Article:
All equations are solved using inverse functions. That is, we “undo” operations on a variable to ultimately find the value of that variable.

For example, When we solve 2x + 3 = 15, we first subtract 3 from both sides of the equation. This is because -3 is the inverse operation to +3, and this allows us to remove the + 3 from the left hand side of the equation. We now have 2x = 12. Now, notice that 2x means that x has been multiplied by two. The inverse operation to multiplying by two is dividing by two (÷2 or /2), so we divide both sides of the equation by two and obtain our “solution,” x = 6!

In a similar way, when we need to solve sin(x) = 0.5, for example, we need some function or operation to “remove the sine function from the x” on the left hand side of the equation. Mathematicians devised such a function and called it the “inverse sine” function. It can be written sin‾¹ (or arcsin in the USA) and is called “the inverse sine” function. Therefore, our solution should look similar to that in the image above.

There are more “tricks to the trade” as the complexity of equations increases, but the priciple that I have shown you here underlies them all.

One of my YouTube subscribers presented me with two trigonometric equations to solve. This is the first of them:

tany - 2 = coty, where 0° ≤ y ≤ 180°

If you watch this video you should discover:

key things to look for in such an equation,

how to resolve it into a quadratic equation,

how to check the nature of the roots/zeros

how to find the roots/zeros,

how to use the unit circle to find the relevant angles, and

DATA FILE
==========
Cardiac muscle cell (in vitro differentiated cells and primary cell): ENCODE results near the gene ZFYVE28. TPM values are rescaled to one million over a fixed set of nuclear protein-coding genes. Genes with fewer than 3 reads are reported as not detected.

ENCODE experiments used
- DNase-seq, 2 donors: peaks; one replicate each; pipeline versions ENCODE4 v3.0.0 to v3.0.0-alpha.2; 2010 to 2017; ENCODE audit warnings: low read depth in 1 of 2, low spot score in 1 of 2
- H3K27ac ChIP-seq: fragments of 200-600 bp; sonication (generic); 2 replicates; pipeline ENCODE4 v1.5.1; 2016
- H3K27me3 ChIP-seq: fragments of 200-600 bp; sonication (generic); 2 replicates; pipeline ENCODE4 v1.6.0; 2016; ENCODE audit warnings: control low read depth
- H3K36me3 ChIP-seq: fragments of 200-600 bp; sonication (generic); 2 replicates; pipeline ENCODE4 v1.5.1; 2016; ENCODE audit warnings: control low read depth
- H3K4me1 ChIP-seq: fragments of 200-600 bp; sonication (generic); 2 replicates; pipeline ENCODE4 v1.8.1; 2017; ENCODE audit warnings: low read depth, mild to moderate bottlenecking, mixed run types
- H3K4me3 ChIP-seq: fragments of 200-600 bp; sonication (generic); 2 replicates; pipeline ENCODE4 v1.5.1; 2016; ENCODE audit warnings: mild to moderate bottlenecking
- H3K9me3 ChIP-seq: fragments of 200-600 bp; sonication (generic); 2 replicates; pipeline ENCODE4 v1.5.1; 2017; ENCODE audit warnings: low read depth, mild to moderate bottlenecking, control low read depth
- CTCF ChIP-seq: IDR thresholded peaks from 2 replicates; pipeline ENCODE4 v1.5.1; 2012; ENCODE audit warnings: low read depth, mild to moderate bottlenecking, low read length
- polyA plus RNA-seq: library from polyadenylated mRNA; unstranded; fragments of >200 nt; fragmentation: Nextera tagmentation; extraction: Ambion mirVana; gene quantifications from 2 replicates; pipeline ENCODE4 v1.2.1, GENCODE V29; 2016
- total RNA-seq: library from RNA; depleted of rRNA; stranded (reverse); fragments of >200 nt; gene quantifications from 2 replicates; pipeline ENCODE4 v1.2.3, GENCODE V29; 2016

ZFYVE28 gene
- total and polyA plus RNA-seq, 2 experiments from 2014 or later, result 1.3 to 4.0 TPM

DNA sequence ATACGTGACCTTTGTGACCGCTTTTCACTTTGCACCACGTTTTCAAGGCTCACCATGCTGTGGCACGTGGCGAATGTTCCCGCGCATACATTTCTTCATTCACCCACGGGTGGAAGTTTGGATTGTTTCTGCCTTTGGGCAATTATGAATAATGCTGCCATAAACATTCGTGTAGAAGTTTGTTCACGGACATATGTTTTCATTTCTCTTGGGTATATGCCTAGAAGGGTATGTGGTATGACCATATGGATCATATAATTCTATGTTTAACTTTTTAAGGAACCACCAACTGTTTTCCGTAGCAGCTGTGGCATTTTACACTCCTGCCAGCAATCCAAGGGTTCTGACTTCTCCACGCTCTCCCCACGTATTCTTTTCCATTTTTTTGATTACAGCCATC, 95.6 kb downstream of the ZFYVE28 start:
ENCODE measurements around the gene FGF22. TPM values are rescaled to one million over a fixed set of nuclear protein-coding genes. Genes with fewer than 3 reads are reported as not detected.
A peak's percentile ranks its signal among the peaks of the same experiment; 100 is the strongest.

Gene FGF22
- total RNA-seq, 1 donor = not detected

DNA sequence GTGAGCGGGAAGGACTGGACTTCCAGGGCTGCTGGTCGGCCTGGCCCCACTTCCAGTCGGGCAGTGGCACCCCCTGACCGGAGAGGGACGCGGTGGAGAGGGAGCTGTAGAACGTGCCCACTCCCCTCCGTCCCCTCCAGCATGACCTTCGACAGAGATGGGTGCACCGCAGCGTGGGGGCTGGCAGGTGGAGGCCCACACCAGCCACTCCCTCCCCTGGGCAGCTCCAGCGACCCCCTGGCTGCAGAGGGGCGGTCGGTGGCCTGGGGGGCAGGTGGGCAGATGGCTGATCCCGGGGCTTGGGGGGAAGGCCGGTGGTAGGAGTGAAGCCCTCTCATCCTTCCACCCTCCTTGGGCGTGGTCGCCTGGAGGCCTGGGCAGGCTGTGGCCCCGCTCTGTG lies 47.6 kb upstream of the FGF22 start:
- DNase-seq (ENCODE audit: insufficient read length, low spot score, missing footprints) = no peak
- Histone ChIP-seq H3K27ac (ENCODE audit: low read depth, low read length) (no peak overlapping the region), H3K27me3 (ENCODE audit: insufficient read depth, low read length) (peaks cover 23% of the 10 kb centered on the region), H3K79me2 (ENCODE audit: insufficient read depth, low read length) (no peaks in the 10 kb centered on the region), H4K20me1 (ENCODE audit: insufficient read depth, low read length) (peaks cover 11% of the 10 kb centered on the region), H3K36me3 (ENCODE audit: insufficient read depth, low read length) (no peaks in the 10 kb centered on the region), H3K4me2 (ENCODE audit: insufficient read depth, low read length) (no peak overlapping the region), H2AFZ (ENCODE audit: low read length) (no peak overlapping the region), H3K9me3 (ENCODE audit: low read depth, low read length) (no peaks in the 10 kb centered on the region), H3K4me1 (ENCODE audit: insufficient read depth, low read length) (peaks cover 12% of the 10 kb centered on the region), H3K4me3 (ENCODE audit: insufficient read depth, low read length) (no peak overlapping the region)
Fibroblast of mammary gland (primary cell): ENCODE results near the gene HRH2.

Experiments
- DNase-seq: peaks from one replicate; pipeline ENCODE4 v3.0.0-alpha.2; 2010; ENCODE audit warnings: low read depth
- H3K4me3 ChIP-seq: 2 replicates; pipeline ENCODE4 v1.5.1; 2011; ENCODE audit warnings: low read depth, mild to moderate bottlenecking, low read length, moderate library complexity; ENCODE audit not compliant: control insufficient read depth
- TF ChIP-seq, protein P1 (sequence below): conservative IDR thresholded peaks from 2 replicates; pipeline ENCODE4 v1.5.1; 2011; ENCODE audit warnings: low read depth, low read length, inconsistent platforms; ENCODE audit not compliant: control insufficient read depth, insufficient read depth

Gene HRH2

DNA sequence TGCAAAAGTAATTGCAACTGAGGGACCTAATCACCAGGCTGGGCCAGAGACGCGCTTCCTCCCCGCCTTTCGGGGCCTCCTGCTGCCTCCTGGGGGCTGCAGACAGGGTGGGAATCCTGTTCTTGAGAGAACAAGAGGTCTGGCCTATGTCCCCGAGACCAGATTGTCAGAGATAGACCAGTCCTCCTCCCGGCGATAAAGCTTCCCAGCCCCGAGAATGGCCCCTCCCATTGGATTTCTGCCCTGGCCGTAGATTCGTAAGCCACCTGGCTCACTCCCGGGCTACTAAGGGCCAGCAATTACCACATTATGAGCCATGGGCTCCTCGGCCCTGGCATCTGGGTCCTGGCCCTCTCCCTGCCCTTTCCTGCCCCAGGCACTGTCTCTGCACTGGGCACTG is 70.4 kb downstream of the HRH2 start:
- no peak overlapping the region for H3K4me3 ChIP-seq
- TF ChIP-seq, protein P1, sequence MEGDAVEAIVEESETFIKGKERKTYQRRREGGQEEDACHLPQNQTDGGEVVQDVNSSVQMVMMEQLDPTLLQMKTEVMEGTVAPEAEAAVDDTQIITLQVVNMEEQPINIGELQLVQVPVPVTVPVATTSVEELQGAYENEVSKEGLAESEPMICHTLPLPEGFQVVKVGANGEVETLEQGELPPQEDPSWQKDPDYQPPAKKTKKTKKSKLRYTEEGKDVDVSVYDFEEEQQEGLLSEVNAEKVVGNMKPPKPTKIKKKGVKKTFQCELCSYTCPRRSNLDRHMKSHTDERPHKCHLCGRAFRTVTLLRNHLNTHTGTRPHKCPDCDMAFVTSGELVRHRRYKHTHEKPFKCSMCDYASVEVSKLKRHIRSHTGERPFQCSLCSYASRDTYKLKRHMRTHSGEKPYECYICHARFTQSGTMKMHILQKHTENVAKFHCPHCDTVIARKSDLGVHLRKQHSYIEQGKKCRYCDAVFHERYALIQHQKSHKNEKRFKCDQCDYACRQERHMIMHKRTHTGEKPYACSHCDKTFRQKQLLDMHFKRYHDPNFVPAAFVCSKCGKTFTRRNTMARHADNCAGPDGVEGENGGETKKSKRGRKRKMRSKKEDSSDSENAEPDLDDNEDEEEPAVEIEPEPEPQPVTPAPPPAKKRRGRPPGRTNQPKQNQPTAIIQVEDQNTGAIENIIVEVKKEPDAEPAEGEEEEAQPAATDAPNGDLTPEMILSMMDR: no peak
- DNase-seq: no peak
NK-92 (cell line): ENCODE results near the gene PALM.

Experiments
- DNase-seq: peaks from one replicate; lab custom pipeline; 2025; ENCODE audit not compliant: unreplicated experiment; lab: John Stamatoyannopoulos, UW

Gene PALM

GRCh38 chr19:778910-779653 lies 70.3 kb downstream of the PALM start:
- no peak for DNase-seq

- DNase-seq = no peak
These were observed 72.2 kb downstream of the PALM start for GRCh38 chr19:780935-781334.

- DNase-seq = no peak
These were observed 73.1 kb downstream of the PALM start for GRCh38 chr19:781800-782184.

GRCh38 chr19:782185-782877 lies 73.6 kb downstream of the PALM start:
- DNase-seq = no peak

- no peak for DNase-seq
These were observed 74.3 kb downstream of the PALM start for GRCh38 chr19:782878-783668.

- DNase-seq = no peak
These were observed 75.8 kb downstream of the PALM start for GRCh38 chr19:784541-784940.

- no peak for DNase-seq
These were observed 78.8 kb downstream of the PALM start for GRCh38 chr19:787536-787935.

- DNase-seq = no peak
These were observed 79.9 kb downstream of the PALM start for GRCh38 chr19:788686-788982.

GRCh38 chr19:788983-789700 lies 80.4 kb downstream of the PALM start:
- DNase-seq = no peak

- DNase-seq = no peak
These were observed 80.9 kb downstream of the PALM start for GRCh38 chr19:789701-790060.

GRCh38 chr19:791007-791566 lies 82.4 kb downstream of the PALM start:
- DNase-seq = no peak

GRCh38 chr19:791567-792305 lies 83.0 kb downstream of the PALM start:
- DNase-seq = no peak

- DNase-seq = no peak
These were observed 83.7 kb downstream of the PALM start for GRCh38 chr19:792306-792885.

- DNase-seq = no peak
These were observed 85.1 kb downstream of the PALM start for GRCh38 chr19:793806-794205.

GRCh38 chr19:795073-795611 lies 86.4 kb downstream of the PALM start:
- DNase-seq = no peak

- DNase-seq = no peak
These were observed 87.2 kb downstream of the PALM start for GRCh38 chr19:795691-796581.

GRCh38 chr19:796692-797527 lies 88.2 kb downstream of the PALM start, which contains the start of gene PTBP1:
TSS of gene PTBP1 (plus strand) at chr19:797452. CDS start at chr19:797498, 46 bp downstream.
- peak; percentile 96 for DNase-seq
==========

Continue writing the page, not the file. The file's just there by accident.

how to identify the angles within the restricted domain.

The video is a little longer than it might have been because I explain each step without skipping over too many details. If you have difficulty solving equations of this type you should learn some useful skills here.

This is the second of two trigonometric equations that one of my YouTube subscribers asked me to solve.

The equation in question is:

2.sin(x + π/3) = -1, where 0 ≤ x ≤ 2π

If you watch this video, you should discover:

key things to look for in such an equation,

how to simplify the equation,

how to use triangles and the unit circle to identify angles, and

how to identify the angles within the restricted domain.

I enjoyed your presentation and no it wasn’t too long. Each subtraction algorithm has its merit as you demostrated, but after learning the “one up and one down” method, I’m employing it because of its speed and ease of usage. Even my wife, who hates mathematics with a passion, thinks it’s too easy. I look forward to your future presentations on both multiplication and number theory. I read an introduction text book some twenty five years ago on number theory by Oystein Ore who taught at Yale for better than twenty years. So in closing, please produce these lectures and the longer the better. Thanks.
Dennis Bell (on a CCM YouTube video about How to Subtract (Large) Numbers Easily)